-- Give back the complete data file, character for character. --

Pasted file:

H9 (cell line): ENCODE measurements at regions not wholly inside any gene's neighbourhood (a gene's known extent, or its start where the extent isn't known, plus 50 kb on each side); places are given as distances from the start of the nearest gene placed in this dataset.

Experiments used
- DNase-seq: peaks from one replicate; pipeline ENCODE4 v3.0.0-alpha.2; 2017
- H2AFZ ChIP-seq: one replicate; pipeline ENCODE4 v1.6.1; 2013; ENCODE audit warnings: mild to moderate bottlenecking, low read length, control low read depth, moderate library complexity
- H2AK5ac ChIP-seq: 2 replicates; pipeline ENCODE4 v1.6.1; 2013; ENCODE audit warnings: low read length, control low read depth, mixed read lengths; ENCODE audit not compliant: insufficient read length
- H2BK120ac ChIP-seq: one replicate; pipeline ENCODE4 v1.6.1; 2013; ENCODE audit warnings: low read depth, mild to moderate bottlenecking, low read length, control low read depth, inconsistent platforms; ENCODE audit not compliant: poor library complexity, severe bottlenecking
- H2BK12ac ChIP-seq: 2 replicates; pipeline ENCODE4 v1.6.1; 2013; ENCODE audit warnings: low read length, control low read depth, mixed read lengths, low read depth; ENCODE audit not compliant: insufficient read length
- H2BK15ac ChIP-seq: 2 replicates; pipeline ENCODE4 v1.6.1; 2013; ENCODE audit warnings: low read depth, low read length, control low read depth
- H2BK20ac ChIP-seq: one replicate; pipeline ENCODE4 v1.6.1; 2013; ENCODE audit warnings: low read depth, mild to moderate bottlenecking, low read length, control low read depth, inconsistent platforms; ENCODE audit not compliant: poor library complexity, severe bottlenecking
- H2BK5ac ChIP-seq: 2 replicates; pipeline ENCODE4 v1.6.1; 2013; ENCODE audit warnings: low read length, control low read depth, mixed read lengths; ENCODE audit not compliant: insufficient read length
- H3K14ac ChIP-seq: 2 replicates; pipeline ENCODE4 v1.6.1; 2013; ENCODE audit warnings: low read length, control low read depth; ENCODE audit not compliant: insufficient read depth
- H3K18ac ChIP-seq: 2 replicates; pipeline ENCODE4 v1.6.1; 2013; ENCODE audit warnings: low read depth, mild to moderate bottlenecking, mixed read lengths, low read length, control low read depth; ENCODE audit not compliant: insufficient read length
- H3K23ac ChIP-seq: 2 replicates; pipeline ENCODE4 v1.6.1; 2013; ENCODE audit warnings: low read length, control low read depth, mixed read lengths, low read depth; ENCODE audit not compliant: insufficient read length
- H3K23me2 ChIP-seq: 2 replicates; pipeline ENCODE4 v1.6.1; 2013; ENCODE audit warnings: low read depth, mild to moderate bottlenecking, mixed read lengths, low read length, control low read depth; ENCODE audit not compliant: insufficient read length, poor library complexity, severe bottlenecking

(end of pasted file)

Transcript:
H9 (cell line): ENCODE measurements at regions not wholly inside any gene's neighbourhood (a gene's known extent, or its start where the extent isn't known, plus 50 kb on each side); places are given as distances from the start of the nearest gene placed in this dataset.

Experiments used
- DNase-seq: peaks from one replicate; pipeline ENCODE4 v3.0.0-alpha.2; 2017
- H2AFZ ChIP-seq: one replicate; pipeline ENCODE4 v1.6.1; 2013; ENCODE audit warnings: mild to moderate bottlenecking, low read length, control low read depth, moderate library complexity
- H2AK5ac ChIP-seq: 2 replicates; pipeline ENCODE4 v1.6.1; 2013; ENCODE audit warnings: low read length, control low read depth, mixed read lengths; ENCODE audit not compliant: insufficient read length
- H2BK120ac ChIP-seq: one replicate; pipeline ENCODE4 v1.6.1; 2013; ENCODE audit warnings: low read depth, mild to moderate bottlenecking, low read length, control low read depth, inconsistent platforms; ENCODE audit not compliant: poor library complexity, severe bottlenecking
- H2BK12ac ChIP-seq: 2 replicates; pipeline ENCODE4 v1.6.1; 2013; ENCODE audit warnings: low read length, control low read depth, mixed read lengths, low read depth; ENCODE audit not compliant: insufficient read length
- H2BK15ac ChIP-seq: 2 replicates; pipeline ENCODE4 v1.6.1; 2013; ENCODE audit warnings: low read depth, low read length, control low read depth
- H2BK20ac ChIP-seq: one replicate; pipeline ENCODE4 v1.6.1; 2013; ENCODE audit warnings: low read depth, mild to moderate bottlenecking, low read length, control low read depth, inconsistent platforms; ENCODE audit not compliant: poor library complexity, severe bottlenecking
- H2BK5ac ChIP-seq: 2 replicates; pipeline ENCODE4 v1.6.1; 2013; ENCODE audit warnings: low read length, control low read depth, mixed read lengths; ENCODE audit not compliant: insufficient read length
- H3K14ac ChIP-seq: 2 replicates; pipeline ENCODE4 v1.6.1; 2013; ENCODE audit warnings: low read length, control low read depth; ENCODE audit not compliant: insufficient read depth
- H3K18ac ChIP-seq: 2 replicates; pipeline ENCODE4 v1.6.1; 2013; ENCODE audit warnings: low read depth, mild to moderate bottlenecking, mixed read lengths, low read length, control low read depth; ENCODE audit not compliant: insufficient read length
- H3K23ac ChIP-seq: 2 replicates; pipeline ENCODE4 v1.6.1; 2013; ENCODE audit warnings: low read length, control low read depth, mixed read lengths, low read depth; ENCODE audit not compliant: insufficient read length
- H3K23me2 ChIP-seq: 2 replicates; pipeline ENCODE4 v1.6.1; 2013; ENCODE audit warnings: low read depth, mild to moderate bottlenecking, mixed read lengths, low read length, control low read depth; ENCODE audit not compliant: insufficient read length, poor library complexity, severe bottlenecking